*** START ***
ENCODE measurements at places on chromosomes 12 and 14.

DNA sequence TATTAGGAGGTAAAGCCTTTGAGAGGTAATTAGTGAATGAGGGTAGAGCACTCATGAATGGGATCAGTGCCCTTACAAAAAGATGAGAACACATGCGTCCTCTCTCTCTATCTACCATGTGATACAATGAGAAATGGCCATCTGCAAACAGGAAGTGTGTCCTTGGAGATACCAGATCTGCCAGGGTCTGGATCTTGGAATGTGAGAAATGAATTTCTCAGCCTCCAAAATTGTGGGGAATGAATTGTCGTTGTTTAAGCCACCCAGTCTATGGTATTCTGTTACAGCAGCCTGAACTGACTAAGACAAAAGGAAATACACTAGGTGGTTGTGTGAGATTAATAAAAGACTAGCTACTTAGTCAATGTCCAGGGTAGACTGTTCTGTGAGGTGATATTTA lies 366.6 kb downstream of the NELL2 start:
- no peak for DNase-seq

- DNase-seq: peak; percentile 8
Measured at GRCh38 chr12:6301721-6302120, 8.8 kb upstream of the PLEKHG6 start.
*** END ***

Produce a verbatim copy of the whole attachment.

ENCODE measurements at places on chromosomes 12 and 14.

DNA sequence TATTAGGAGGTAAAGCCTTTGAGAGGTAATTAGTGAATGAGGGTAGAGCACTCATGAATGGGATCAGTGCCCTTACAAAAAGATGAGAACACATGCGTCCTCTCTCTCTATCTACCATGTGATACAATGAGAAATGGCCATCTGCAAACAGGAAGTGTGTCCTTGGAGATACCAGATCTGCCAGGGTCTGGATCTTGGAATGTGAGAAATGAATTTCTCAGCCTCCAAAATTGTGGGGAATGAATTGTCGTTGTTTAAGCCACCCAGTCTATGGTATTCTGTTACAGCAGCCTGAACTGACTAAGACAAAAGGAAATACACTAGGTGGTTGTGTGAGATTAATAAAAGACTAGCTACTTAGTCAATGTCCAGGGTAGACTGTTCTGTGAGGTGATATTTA lies 366.6 kb downstream of the NELL2 start:
- no peak for DNase-seq

- DNase-seq: peak; percentile 8
Measured at GRCh38 chr12:6301721-6302120, 8.8 kb upstream of the PLEKHG6 start.